DSSS adds a redundant bit pattern called a "chip" to each transmitted byte, enabling receivers that "know" the right chip to decipher the correct data stream while ignoring other transmissions and background noise. The chip provides extra security, too, because an eavesdropper must know the bit pattern to decipher a transmission.
From 0 Mbps to 11 Mbps in Three Days
"It was only three days from the time we decided to go ahead until the system was operating," says Garcia. "That included the time it took to order and receive the equipment."
The hardest part of the job was installing and configuring the antennas on the two rooftops, says Reid. But even that ticklish job took only a few hours. Because the new building is the tallest in the neighborhood and the old building was just one story shorter, getting a clear line of sight between the antennas was not a problem. The bridges simply plug into Ethernet ports in the LANs of their respective buildings.
To test the wireless links throughput, the partners set up 30 PC users in the new building and had them pump various types of data across the link for a few days. Throughput ranged from more than 5 Mbps to nearly 11 Mbps, depending on the data type, reports Reid.
Primavera and Garcia said bank workers found the wireless links to be invisible connections in more ways than one. Given the systems healthy throughput, workers experienced no decline in speed during data transfers or Internet use between the wireless and the hard-wired connections.
"We also had users log on to the Internet," recalls Primavera. "We had the Internet run for several days to check the integrity of the wireless link. It went without a blip. Thats actually what we used to convince the CIO of a wireless solution."
Neither Rain Nor Sleet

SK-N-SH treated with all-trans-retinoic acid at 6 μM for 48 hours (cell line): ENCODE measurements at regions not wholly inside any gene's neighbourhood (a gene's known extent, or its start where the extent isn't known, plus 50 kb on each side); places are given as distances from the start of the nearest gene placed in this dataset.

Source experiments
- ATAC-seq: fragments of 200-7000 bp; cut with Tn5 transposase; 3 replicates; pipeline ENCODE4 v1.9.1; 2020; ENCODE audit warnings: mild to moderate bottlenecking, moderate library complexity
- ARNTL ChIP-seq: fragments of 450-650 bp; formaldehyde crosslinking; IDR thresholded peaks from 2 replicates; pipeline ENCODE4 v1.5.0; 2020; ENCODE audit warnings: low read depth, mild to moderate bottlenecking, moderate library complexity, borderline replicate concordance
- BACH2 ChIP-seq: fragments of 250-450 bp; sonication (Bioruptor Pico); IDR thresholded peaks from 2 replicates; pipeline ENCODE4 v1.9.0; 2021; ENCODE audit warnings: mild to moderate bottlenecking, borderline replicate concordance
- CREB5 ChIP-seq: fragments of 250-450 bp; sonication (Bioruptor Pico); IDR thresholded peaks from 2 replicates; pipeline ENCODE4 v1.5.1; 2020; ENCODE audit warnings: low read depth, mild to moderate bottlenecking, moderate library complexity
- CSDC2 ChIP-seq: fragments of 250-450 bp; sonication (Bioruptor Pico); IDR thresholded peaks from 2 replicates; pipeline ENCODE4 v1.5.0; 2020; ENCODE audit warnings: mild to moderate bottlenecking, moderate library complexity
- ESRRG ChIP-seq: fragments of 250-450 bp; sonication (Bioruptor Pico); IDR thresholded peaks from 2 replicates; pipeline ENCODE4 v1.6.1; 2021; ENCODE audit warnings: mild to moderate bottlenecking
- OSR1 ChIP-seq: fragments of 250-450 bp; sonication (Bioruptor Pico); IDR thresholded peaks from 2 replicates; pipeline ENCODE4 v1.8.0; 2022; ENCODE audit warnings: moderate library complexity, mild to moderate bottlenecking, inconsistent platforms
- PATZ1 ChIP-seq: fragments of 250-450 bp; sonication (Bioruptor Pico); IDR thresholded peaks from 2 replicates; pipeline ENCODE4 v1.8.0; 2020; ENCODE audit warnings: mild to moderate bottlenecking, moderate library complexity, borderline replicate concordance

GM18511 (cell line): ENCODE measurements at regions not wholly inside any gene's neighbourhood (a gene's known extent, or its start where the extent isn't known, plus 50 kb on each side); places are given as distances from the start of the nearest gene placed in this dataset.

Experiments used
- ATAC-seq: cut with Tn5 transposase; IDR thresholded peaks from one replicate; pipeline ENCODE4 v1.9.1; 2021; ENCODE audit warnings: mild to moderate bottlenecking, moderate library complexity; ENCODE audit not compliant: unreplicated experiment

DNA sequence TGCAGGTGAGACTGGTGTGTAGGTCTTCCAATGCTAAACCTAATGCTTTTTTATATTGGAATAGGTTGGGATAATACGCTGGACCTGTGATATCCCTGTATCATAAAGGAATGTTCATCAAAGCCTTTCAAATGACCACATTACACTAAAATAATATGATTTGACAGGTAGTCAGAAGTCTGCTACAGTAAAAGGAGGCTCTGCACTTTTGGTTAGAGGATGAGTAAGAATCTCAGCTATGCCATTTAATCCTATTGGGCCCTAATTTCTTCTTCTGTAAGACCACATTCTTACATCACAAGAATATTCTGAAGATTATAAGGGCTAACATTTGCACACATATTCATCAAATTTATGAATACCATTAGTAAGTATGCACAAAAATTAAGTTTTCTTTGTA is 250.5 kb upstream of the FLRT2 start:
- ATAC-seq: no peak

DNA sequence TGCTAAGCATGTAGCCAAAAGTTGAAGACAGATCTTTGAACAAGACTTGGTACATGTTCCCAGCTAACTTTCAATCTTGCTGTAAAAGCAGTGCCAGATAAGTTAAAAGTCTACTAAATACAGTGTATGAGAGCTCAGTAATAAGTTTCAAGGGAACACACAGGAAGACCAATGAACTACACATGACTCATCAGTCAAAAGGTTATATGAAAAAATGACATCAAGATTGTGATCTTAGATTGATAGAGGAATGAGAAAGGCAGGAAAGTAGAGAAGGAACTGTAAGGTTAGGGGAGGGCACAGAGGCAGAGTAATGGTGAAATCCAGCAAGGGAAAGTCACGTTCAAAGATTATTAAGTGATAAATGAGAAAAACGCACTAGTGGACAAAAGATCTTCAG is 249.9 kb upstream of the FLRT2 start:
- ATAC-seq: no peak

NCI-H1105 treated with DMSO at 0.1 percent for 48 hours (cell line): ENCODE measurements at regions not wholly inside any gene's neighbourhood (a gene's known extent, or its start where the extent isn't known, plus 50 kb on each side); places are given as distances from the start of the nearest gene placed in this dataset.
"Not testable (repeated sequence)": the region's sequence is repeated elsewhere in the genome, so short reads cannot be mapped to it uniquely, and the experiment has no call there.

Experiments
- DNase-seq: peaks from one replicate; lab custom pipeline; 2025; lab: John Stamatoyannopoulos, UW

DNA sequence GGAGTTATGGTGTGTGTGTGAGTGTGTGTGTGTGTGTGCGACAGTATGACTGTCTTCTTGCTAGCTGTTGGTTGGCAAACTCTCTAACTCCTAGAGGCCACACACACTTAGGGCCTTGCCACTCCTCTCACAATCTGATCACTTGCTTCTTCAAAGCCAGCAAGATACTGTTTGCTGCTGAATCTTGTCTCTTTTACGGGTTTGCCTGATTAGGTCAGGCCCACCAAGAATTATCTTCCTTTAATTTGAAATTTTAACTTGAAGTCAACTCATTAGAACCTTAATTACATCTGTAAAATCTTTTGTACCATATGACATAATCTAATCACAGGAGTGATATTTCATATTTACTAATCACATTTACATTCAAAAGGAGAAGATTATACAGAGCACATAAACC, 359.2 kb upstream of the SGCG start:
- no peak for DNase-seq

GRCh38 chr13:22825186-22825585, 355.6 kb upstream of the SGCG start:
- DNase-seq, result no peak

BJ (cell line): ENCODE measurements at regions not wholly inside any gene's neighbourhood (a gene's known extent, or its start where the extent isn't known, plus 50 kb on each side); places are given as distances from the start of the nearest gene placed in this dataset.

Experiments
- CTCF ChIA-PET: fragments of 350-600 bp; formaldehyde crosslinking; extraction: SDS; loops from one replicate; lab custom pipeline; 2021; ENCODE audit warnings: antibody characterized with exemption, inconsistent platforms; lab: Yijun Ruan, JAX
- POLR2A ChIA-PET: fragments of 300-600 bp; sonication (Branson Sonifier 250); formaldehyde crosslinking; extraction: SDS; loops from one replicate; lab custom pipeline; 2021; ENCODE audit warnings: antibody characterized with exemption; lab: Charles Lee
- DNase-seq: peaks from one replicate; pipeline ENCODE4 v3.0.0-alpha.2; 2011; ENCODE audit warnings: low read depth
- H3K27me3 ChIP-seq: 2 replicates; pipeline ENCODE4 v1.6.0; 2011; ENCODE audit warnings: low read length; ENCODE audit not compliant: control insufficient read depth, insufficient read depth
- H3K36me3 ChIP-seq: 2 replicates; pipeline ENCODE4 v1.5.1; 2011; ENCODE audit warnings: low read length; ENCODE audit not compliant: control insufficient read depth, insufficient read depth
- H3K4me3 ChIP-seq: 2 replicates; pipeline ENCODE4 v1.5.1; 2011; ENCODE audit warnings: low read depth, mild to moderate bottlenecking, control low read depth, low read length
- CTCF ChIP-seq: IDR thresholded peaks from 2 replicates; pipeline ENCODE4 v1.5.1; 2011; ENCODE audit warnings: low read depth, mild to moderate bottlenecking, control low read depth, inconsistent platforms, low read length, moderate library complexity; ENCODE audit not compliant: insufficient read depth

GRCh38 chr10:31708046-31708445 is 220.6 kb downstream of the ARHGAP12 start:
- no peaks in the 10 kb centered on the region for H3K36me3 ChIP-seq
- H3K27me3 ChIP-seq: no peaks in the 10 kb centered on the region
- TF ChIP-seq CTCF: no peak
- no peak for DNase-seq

Primavera says he and others were also concerned about environmental factors interrupting the data flow. However, Mother Nature has yet to cause a problem.
"Were about 100 yards from the Atlantic Ocean," says Primavera. "Weve gone through storms, heavy fog, lightning strikes. The system has not skipped a beat."
Primavera says the only problem encountered by Eastern and Select occurred about six months after installation, when a community college across the street from the new building installed "a satellite or microwave dish" on its building. This caused a bit of signal interference, but the problem was quickly solved by switching the Aironet bridges to a different frequency.
Eastern did the smart thing by opting for the more expensive, narrow-beam antennas. "It confines where the signal is sent
and it also reduces their susceptibility to hearing other frequencies," says Reid.
Eastern subsequently hired Select to install a second Aironet link between the two buildings, dedicated to transferring document images to a disk storage array in the old building.
Garcia says the second link reduced traffic on the link used by interactive applications and "cut [real-time] processing time down to a third of what it used to be."
If that wasnt enough to sway the suits, there was always the money. Garcia and Primavera estimate that a Verizon T1 installation would have cost at least $40,000 more than Selects wireless solution.
Leave Em Self-Sufficient
Reid and other Select staffers dont believe in keeping customers co-dependent.
"We train our clients as we help them install new technology, so they can manage it day-to-day themselves," he explains. "Were there if they need special assistance and to continually review their needs and advise them of new technologies."
Primavera and Garcia like their independence, too. "We own our connection," says Garcia. "We dont have to call in a change order and wait for someone to get around to it."
"Eastern Bank was very easy to work with on this," says Reid. "Anything we told them we needed to meet the time frame, they came up with, be it construction or making holes in walls."
Their fears about wireless now put to rest, Eastern Bank officials these days are thinking of other uses for the technology. "It took so much weight off of our shoulders," recalls Garcia. "Initially, we were a little fearful of wireless. But after putting this in
were starting to look at it for other projects."